The US Air Force Band continued its annual tradition of a “flash mob” performance of holiday songs. This year was less “flash” and more “mob,” given the use of prepositioned stages, but, in a refreshing surprise, the “holiday” songs clearly referred to the “holy” day:
This year’s event featured two Christmas carols: “Patapan,” which the vocalists sang in French and English, and “Ding Dong Merrily on High,” which is based on a French dance tune originally by Jehan Tabourot, with the text being written by English composer George Ratcliffe Woodward.
From the two songs, which are clearly Christmas carols: Read more
It didn’t take too long for Michael “Mikey” Weinstein’s research assistant, Chris Rodda, to pen a diatribe criticizing the US Air Force Band’s “flash mob” kick-off to the Christmas season. As is her typical style, she wrote an 800 word passive-aggressive narrative without ever really saying why she was writing it, other than a vague objection to “religiosity” on the part of the Air Force.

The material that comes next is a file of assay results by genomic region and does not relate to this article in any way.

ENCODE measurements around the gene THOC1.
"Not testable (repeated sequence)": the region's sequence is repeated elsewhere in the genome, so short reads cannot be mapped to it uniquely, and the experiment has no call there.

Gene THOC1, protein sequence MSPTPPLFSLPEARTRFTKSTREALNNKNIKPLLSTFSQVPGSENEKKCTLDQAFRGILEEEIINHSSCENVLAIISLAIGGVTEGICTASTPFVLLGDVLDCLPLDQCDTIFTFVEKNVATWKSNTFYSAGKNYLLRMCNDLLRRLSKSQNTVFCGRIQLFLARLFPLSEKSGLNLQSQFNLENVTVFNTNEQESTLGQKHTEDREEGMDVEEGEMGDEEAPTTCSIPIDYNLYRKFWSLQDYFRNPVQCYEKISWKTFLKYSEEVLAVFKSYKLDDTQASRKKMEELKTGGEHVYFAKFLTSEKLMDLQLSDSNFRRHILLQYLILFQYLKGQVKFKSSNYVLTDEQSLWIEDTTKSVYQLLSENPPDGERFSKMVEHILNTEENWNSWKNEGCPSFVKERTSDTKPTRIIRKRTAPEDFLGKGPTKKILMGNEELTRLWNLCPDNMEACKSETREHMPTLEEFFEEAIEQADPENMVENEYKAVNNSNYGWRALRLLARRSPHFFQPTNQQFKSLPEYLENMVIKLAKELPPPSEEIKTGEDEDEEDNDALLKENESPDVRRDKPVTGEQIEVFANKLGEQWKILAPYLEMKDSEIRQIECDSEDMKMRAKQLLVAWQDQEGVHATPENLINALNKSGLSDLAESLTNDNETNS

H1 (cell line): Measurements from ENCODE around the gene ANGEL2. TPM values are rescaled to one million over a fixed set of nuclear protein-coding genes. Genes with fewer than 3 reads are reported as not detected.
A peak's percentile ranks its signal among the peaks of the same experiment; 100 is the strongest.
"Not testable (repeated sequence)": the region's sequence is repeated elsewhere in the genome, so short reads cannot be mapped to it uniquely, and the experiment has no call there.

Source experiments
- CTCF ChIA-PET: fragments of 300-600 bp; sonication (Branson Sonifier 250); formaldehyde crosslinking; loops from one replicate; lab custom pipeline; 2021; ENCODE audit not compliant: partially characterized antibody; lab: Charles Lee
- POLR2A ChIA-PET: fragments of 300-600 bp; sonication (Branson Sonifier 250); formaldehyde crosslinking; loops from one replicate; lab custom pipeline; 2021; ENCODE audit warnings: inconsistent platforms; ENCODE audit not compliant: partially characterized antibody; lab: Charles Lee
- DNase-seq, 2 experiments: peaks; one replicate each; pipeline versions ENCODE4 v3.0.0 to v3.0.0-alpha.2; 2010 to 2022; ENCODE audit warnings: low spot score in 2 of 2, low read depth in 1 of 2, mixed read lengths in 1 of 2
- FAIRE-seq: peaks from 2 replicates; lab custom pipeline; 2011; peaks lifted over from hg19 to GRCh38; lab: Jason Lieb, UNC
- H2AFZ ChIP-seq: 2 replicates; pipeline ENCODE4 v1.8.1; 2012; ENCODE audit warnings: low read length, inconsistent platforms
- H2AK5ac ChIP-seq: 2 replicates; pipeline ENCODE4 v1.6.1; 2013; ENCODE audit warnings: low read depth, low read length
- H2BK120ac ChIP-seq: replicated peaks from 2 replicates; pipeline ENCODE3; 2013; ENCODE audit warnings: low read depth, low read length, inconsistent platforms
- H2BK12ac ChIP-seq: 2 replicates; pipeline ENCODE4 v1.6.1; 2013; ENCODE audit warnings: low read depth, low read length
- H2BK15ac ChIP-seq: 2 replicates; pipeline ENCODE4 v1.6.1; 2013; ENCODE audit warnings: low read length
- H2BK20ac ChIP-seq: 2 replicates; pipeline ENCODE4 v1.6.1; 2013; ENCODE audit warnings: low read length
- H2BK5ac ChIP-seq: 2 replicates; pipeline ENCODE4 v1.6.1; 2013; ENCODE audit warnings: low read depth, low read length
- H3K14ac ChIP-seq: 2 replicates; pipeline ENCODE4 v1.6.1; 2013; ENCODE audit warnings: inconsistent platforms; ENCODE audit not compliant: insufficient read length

Near the end, though, she finally cut to the chase:
I’ll bet there are some Islamic extremists out there who are also being quite “inspired” by these viral videos of mobs of uniformed U.S. military personnel belting out lines like “Joy to the world! The Lord is come. Let earth receive her King!,” “Joy to the world! the Savior reigns,” and “This, this is Christ the king!”
Way to go, U.S. Air Force Band!
Ah! So the MRFF thinks that if Islamic extremists will hate America Read more
This, this is Christ the King, Whom shepherds guard and angels sing: Haste, haste to bring Him laud, The babe, the son of Mary.
Continuing a tradition begun last year, the US Air Force Band “flash mobbed” the Smithsonian and performed What Child is This? and Carol of the Bells, to the delight of the crowd:
The Air Force Times Flightlines blog noted that the official Air Force Band website said the first song was Greensleeves. While Greensleeves is the same tune as What Child is This?, the vocalists were clearly singing the lyrics to the latter.